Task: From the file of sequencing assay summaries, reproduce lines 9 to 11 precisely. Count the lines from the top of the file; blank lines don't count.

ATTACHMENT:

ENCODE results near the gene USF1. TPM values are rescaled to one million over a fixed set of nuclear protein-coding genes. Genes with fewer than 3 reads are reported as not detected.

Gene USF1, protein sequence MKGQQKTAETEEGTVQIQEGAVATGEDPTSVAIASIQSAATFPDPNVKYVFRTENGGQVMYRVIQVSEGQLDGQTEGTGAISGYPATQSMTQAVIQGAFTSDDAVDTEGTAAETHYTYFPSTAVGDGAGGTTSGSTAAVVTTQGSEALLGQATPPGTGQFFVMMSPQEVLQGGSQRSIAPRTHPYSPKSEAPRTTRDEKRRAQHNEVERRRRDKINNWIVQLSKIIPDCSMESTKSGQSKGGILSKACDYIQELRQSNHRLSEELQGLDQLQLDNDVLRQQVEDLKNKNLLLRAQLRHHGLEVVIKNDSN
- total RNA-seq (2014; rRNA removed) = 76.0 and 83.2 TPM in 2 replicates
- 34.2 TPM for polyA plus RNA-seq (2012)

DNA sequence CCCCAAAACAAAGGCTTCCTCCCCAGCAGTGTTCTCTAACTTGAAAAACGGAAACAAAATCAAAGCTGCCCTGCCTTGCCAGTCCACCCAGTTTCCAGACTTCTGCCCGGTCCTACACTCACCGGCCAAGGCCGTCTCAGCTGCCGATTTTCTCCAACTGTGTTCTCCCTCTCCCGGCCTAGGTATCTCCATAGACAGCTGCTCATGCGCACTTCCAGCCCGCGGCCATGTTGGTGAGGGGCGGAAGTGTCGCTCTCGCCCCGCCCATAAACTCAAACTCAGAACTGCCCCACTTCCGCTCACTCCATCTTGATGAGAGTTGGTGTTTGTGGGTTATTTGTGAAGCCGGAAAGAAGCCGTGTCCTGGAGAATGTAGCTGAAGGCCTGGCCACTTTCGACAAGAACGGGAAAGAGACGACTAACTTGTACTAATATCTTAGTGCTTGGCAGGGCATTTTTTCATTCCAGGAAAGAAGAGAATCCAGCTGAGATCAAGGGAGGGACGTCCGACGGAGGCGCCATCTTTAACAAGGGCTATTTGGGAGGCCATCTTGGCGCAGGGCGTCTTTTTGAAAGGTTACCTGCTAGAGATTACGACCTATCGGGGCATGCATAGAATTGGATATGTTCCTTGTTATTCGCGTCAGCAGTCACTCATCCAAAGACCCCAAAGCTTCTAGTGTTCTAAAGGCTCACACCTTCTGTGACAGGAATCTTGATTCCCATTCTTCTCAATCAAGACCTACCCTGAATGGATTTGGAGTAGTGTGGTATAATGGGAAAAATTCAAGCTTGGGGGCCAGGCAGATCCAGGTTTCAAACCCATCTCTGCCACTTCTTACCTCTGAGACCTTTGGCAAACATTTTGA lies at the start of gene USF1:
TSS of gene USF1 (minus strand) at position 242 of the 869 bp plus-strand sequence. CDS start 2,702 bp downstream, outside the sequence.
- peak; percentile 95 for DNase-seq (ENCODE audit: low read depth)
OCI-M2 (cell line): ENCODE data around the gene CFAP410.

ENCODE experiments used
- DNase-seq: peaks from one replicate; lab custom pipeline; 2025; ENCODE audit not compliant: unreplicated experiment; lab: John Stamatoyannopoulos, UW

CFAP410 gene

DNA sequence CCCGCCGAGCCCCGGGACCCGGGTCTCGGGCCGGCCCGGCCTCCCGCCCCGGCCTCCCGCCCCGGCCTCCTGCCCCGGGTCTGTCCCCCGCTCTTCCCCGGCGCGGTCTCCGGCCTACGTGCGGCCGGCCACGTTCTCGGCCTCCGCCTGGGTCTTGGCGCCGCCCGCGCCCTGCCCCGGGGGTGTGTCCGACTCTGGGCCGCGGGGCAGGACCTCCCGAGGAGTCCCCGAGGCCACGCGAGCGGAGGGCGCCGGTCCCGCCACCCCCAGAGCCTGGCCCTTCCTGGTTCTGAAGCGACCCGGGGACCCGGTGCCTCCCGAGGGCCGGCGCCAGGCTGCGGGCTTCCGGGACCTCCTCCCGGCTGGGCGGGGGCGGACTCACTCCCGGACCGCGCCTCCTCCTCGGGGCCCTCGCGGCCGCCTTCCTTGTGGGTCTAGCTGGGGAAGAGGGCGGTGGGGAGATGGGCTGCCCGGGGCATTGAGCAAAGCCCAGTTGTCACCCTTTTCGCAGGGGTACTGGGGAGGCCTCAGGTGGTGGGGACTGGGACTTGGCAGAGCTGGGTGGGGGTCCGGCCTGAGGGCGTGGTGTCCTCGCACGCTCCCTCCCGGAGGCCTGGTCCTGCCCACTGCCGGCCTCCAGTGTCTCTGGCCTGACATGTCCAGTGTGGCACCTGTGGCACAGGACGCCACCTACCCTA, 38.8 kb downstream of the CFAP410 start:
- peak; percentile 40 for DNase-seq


ENCODE experiments used
- DNase-seq: peaks from one replicate; lab custom pipeline; 2025; ENCODE audit not compliant: unreplicated experiment; lab: John Stamatoyannopoulos, UW

CFAP410 gene